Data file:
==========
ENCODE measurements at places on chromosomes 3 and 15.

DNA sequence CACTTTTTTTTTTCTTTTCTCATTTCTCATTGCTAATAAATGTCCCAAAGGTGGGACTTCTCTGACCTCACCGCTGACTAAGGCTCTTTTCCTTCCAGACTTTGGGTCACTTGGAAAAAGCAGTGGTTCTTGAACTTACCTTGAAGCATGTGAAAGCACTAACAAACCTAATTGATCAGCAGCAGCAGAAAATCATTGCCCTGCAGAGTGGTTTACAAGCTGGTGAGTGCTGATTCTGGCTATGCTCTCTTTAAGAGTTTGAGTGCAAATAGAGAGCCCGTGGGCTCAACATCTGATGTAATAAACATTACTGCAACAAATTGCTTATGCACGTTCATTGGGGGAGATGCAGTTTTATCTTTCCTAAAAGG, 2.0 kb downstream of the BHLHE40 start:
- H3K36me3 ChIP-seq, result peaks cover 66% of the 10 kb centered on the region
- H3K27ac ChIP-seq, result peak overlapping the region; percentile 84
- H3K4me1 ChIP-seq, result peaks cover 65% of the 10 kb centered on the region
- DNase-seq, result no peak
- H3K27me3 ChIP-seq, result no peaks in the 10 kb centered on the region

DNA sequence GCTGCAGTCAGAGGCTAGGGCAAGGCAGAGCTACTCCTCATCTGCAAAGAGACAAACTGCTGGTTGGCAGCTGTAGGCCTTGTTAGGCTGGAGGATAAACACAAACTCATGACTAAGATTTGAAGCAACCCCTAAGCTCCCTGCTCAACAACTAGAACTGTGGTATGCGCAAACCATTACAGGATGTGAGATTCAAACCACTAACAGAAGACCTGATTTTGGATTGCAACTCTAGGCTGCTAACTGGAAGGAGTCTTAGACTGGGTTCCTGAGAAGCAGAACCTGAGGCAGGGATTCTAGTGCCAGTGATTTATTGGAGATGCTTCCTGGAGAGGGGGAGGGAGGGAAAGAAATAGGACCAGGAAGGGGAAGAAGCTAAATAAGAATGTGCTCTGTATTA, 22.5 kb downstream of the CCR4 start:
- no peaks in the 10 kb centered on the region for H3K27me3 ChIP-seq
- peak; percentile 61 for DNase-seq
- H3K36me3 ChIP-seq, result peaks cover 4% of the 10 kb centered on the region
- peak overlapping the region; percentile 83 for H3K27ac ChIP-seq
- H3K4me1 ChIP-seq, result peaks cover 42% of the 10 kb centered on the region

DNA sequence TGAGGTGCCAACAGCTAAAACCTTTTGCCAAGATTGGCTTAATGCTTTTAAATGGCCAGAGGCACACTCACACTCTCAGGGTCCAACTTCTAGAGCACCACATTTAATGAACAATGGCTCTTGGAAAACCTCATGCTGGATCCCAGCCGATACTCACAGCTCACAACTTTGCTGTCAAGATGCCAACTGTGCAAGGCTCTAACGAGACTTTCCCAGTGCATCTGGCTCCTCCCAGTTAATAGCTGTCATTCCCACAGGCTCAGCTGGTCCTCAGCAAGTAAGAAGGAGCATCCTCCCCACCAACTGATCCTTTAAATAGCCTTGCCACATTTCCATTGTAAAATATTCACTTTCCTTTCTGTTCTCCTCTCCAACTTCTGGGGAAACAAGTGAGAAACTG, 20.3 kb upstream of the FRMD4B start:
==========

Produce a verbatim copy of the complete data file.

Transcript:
ENCODE measurements at places on chromosomes 3 and 15.

DNA sequence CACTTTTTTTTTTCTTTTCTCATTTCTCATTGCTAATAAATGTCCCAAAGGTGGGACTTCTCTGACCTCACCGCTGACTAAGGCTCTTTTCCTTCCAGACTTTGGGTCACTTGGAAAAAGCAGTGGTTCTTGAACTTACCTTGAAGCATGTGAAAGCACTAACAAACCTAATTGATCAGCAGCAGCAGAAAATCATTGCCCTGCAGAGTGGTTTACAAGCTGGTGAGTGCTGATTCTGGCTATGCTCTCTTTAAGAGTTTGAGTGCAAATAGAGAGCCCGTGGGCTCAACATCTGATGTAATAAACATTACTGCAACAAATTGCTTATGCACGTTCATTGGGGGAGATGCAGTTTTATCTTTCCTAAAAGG, 2.0 kb downstream of the BHLHE40 start:
- H3K36me3 ChIP-seq, result peaks cover 66% of the 10 kb centered on the region
- H3K27ac ChIP-seq, result peak overlapping the region; percentile 84
- H3K4me1 ChIP-seq, result peaks cover 65% of the 10 kb centered on the region
- DNase-seq, result no peak
- H3K27me3 ChIP-seq, result no peaks in the 10 kb centered on the region

DNA sequence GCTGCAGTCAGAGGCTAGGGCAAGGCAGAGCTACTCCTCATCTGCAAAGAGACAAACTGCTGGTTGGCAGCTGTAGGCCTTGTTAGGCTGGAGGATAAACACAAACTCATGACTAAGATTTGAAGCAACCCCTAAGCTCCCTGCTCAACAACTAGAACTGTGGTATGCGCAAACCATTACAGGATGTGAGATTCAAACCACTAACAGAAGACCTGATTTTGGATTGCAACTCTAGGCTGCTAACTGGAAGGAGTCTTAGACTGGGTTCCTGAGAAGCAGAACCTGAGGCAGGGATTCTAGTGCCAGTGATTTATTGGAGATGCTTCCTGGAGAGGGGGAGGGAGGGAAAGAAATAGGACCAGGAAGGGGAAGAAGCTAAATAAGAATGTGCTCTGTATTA, 22.5 kb downstream of the CCR4 start:
- no peaks in the 10 kb centered on the region for H3K27me3 ChIP-seq
- peak; percentile 61 for DNase-seq
- H3K36me3 ChIP-seq, result peaks cover 4% of the 10 kb centered on the region
- peak overlapping the region; percentile 83 for H3K27ac ChIP-seq
- H3K4me1 ChIP-seq, result peaks cover 42% of the 10 kb centered on the region

DNA sequence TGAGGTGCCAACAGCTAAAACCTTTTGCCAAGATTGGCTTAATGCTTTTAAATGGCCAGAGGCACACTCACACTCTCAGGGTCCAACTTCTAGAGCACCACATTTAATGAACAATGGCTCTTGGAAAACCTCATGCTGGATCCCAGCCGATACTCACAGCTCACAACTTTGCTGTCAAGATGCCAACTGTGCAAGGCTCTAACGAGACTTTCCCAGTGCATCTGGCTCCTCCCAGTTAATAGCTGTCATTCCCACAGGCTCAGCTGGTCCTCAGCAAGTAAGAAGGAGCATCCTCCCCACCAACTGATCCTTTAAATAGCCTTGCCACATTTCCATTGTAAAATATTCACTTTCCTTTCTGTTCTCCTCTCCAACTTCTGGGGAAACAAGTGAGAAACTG, 20.3 kb upstream of the FRMD4B start: